The Results Are In

Fall-Dyed Fleece

Fall-Dyed Fleece


The fall-colored fleece has scored pretty high on my “favorite self-dyed fluff” list. The camera turned the red a little magenta-y, but it’s pretty true. I can hardly wait to start carding it! Hurry up and dry!

I’m thinking I will separate the colors when I card it to try to maintain relatively clear color shifts. In fact, I may play around with how I put the fiber on the carders. I’m almost wishing I had dyed more fleece when I did, although I only dyed one of the silk hankies—and in order to keep the right silk-to-wool ratio, I had to use just twice as much wool as silk. Which meant two ounces of wool. So, come to think of it, I bet I did way more anyway. Dyeing both hankies would have been the simplest route to take, but I didn’t want to risk ruining both hankies if something went wrong.

But, on a positive note, even though I wound up having to run for extra fiber due to a dye surplus (again), I absolutely love all the finished products.

Leafy Green

Leafy Green


The hankie turned out well, too. I’m glad I put more dye on it than I thought it would need because it turned out a lot lighter than I planned. But that’s okay. For the record, I pre-soaked the hankie for almost twenty-four hours, then laid it in an old cake pan for dyeing and baking. I did my usual “mix the dye, water, vinegar, and pour” thing, then covered the pan with tin foil and baked it for a little over an hour at 175 degrees farenheit. It’s almost the lowest the oven can go because, supposedly, if you get silk too hot you ruin some of the shine.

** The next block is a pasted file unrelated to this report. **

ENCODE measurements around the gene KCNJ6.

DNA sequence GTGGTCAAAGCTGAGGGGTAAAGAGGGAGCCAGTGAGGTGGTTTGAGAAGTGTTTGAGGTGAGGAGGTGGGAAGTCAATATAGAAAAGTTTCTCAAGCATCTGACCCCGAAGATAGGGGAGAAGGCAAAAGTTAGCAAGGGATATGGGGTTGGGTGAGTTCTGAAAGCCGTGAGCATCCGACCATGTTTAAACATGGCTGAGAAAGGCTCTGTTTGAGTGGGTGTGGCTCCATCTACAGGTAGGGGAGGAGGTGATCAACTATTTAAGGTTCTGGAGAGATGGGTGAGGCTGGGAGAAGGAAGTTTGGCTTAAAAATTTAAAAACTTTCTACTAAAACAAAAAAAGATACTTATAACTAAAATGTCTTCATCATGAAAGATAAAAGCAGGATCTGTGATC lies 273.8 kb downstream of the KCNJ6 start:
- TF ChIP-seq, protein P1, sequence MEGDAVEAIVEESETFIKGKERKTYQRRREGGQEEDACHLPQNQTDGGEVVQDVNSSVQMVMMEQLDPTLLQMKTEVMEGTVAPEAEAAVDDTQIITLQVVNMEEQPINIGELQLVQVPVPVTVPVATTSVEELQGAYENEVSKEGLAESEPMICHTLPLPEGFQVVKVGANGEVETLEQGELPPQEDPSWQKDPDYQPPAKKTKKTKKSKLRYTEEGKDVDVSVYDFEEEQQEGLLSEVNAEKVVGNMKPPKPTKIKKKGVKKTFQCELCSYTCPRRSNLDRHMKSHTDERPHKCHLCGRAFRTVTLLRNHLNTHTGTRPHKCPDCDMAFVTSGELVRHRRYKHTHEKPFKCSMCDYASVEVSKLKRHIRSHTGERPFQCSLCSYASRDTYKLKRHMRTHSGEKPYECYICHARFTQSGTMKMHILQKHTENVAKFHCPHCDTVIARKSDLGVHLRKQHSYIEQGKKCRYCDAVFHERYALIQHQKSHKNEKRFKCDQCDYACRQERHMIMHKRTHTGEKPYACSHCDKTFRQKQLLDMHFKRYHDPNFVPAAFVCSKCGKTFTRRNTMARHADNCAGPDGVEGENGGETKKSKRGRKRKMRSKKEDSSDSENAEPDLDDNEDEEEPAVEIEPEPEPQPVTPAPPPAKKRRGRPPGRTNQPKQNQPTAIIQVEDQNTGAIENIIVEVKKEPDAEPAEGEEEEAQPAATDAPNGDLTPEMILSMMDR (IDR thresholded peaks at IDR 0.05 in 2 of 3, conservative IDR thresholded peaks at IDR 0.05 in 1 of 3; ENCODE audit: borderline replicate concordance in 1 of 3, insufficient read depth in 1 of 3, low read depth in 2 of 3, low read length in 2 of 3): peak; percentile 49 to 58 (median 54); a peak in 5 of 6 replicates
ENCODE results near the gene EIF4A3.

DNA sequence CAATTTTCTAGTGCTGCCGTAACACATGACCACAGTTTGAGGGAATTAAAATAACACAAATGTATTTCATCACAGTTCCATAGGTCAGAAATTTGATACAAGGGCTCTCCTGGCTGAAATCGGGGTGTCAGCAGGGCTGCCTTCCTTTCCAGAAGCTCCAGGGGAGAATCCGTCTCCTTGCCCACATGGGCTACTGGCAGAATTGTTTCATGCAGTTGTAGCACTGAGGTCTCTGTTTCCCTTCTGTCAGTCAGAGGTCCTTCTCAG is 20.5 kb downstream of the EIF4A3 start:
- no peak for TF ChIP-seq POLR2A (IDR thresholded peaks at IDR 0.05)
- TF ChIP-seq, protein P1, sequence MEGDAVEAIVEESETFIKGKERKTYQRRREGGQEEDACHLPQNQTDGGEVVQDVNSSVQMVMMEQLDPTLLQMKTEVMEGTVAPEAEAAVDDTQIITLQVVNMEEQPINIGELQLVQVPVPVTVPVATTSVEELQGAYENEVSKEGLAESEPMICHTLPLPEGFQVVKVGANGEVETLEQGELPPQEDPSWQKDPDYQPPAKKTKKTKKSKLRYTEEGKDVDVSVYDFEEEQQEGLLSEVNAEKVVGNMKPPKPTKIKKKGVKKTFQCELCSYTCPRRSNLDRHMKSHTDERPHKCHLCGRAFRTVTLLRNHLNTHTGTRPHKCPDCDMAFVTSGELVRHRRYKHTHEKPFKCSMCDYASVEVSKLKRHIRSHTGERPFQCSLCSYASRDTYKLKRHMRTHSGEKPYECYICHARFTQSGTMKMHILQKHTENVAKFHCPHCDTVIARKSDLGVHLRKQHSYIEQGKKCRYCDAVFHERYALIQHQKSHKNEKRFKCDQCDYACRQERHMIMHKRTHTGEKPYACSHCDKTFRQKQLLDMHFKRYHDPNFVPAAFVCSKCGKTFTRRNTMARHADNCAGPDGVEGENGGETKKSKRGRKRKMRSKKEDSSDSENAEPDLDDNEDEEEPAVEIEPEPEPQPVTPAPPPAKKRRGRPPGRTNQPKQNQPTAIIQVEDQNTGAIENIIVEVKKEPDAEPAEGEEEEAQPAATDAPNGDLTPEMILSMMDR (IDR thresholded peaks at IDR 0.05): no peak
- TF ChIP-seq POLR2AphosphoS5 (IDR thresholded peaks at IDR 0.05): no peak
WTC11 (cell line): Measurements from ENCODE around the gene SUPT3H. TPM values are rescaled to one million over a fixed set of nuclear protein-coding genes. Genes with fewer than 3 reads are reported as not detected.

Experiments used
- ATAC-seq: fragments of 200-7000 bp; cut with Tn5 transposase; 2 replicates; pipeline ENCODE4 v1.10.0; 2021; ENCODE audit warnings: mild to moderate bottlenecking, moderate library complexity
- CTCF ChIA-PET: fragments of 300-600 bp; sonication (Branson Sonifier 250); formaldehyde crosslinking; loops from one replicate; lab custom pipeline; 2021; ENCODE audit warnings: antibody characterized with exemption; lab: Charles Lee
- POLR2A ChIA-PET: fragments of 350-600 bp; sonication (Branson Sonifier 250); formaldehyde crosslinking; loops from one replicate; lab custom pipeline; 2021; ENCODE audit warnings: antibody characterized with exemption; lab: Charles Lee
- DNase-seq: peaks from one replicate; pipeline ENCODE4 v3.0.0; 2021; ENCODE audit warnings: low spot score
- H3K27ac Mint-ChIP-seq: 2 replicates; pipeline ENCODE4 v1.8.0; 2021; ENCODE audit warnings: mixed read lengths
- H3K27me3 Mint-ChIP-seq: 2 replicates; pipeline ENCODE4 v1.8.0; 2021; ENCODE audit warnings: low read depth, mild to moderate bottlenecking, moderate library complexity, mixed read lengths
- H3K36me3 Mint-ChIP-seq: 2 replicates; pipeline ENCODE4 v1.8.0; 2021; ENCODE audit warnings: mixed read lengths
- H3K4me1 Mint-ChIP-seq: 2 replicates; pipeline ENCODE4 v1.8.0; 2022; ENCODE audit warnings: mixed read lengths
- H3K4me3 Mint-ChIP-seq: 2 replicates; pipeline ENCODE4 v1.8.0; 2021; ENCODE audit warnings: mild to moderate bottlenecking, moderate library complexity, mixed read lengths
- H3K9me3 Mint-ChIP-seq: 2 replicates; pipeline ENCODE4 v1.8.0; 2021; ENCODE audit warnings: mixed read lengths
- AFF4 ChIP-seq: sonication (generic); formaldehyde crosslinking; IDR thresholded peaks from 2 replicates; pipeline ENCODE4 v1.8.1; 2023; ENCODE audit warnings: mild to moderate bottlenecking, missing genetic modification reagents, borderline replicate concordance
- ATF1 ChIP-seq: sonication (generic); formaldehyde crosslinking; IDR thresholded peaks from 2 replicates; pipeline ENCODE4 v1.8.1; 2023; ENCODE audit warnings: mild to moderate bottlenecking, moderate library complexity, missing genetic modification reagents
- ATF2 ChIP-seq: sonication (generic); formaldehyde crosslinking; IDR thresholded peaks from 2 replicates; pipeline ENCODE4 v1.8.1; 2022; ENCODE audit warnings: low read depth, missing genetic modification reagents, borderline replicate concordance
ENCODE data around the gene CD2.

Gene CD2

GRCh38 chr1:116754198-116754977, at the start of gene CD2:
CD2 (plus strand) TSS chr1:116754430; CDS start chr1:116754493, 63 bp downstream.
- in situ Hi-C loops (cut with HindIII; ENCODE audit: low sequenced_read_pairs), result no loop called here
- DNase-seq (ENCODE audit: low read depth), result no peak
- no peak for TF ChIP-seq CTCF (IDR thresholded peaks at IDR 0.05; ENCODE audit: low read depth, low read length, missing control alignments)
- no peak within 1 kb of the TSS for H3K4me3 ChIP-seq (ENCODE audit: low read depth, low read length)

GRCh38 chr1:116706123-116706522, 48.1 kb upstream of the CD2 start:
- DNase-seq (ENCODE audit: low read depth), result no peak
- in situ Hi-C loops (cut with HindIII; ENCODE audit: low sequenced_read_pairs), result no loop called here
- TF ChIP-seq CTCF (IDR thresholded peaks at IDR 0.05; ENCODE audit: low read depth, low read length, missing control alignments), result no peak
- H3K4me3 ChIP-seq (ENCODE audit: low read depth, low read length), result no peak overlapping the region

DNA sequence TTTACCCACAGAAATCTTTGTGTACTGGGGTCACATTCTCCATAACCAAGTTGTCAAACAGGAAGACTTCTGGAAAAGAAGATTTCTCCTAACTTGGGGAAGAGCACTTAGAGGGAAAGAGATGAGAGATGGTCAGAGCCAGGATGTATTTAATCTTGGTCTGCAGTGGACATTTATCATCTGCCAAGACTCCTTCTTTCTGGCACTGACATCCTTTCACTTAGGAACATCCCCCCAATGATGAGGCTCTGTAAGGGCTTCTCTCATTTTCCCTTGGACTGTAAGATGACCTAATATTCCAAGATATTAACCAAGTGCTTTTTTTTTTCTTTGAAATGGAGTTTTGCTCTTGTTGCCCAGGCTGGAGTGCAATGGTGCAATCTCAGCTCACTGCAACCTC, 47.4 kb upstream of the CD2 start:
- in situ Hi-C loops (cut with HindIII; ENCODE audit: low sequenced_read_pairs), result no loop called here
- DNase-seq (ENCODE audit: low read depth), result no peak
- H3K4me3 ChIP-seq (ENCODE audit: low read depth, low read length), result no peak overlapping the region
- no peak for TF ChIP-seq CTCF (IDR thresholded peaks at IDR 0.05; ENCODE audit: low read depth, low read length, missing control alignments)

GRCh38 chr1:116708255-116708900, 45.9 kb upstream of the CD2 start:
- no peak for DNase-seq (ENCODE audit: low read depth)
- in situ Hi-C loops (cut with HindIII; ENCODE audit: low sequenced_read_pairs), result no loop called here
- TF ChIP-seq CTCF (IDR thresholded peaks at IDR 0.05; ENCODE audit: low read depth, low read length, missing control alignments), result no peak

I’m guessing it wasn’t too hot, because look at this! I’m getting happy-fiber waves just thinking about it.

Silk, Silk, Silk

Silk, Silk, Silk

And, while I actually remembered to flip the hankie over and make sure the back got well dyed, I didn’t think to do it for the sock fiber. It had huge white blobs of undyed fiber in it. So I wound up dyeing it a second time, specifically aiming for those pesky blotches. I got most of them out. A few little spots won’t hurt. One thing that had me puzzled, though, was where the bamboo went.

Finished Roving

Finished Roving


My acid dyes weren’t supposed to work on bamboo, and thus the bamboo would leave little white streaks. When the roving came out of the pot the only white I could see were those big bare spots, and I didn’t think the mill would have done that bad of a job in blending.
Turns out the bamboo appears as the fiber dries. It left all these beautiful streaks through the fiber. I particularly like it on the greens. It reminds me of malachite.

Bamboo Streaks

Bamboo Streaks

Oh, and I finished the red scarf, but I don’t have any pictures of it because I finished it while I was at the recipient’s house. And said little recipient was very eager to get it. It still curled a bit after some make-shift blocking. Now I’ve got to get back to the merino/silk scarf and stop eyeing crochet patterns!

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